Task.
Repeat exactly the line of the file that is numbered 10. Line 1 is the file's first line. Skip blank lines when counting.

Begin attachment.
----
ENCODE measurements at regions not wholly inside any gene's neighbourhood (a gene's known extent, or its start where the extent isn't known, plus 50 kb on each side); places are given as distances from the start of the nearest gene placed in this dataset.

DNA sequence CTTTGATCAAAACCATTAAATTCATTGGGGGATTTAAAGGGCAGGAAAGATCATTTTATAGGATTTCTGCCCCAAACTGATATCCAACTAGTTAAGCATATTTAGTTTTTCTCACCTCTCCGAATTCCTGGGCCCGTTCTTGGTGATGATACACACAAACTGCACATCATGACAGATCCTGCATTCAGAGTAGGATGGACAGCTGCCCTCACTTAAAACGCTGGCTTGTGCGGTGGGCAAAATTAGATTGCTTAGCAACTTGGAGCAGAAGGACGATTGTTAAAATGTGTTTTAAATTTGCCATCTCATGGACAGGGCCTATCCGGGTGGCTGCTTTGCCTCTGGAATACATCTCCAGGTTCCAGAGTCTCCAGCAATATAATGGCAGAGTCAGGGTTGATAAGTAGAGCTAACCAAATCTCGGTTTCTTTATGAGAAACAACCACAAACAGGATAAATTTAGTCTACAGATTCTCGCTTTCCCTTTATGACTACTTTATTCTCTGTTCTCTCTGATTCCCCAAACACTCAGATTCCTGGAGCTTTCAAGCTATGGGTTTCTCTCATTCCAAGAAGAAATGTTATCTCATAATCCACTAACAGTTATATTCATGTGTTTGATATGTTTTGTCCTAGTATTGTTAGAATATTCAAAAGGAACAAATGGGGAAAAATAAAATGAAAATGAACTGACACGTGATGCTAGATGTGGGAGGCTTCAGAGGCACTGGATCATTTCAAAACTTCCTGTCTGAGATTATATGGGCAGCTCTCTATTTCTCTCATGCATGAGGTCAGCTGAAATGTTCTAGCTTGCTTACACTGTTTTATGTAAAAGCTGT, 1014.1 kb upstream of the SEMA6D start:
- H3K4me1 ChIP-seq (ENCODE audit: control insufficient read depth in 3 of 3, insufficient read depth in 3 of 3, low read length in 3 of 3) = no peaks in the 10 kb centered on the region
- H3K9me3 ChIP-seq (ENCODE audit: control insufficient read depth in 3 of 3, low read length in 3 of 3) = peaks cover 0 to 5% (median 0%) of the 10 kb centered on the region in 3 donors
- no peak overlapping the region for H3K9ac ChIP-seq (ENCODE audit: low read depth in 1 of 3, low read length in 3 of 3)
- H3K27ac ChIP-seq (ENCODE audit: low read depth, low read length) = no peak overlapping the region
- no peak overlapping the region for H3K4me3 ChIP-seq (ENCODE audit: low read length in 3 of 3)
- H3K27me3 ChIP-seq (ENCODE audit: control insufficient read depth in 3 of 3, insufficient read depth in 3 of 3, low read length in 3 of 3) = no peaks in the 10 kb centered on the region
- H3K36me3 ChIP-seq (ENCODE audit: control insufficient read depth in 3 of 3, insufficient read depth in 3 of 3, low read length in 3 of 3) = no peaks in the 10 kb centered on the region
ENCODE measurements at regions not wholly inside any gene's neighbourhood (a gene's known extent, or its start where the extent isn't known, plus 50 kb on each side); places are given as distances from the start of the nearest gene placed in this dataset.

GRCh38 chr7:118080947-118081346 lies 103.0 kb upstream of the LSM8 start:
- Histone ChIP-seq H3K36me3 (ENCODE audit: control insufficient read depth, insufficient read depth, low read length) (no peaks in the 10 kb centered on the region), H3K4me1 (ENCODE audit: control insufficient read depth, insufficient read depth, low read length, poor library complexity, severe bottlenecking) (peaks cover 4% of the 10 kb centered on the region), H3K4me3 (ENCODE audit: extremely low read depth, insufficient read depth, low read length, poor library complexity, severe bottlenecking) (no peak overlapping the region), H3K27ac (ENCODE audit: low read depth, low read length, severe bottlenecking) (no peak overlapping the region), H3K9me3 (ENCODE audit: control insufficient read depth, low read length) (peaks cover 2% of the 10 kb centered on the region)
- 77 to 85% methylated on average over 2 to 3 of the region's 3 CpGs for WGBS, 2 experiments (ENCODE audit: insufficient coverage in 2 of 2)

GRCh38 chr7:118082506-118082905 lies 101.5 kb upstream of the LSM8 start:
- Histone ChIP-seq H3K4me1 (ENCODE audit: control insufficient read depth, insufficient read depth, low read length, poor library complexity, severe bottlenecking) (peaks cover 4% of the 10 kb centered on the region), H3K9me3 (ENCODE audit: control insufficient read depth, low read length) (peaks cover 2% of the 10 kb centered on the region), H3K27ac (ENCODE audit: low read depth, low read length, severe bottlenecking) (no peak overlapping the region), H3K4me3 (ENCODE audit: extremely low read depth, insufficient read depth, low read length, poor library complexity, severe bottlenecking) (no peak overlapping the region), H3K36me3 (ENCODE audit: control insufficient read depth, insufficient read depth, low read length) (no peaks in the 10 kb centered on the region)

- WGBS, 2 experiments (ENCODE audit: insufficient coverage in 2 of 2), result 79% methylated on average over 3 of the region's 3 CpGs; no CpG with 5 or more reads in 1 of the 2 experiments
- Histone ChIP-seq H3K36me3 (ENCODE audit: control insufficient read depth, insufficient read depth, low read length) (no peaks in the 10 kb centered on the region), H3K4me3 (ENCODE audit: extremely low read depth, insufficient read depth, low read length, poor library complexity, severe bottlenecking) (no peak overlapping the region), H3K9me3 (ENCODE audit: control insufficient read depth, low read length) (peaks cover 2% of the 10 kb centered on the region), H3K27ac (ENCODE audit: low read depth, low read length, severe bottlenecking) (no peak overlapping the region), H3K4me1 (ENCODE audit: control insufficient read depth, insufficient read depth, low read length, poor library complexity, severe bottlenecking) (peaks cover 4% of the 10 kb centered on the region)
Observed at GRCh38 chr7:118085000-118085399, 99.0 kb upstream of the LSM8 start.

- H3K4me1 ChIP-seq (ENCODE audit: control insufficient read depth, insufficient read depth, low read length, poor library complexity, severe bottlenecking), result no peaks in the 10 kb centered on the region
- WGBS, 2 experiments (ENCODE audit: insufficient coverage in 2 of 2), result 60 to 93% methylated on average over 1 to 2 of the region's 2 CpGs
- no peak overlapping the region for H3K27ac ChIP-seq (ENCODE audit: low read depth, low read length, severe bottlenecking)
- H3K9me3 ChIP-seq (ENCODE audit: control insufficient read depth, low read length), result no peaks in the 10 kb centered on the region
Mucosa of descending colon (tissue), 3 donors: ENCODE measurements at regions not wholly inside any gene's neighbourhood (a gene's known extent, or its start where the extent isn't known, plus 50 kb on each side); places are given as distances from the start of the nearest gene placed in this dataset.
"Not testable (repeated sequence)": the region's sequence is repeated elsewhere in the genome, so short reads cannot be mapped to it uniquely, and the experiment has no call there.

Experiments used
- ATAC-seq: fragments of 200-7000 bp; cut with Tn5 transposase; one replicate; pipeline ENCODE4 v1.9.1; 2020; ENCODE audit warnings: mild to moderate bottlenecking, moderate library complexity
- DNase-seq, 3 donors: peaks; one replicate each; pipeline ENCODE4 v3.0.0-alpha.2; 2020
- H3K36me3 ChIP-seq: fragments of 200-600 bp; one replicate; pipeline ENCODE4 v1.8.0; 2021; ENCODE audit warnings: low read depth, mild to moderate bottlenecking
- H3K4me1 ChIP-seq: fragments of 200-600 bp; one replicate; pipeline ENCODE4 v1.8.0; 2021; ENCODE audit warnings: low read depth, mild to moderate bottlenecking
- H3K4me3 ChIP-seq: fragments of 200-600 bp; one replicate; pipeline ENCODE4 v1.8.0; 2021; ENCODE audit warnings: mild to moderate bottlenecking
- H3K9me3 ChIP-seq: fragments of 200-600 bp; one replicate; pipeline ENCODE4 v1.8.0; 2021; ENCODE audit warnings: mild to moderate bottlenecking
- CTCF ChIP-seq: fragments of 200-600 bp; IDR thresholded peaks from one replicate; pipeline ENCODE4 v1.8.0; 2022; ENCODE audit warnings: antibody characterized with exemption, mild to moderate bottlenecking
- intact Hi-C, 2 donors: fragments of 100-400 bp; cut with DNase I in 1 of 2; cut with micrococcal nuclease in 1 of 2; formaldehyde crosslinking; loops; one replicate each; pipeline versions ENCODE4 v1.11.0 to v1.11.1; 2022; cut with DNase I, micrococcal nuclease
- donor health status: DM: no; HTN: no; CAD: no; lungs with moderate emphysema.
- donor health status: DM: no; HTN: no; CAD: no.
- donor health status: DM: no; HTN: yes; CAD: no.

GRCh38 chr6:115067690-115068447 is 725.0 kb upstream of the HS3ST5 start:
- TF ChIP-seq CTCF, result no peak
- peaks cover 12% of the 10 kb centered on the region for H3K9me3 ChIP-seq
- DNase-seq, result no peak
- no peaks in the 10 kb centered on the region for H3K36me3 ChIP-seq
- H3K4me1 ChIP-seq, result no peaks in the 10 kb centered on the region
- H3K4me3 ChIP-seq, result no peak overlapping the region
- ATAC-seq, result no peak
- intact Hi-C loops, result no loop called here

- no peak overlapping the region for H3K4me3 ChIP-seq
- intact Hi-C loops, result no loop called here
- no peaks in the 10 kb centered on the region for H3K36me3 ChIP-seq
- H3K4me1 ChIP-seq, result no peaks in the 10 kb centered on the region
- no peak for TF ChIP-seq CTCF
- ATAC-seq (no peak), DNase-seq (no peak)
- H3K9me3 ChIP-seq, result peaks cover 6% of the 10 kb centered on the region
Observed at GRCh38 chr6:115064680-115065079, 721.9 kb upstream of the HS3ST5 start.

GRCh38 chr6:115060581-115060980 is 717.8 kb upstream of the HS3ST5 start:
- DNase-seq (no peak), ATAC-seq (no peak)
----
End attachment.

ENCODE measurements at regions not wholly inside any gene's neighbourhood (a gene's known extent, or its start where the extent isn't known, plus 50 kb on each side); places are given as distances from the start of the nearest gene placed in this dataset.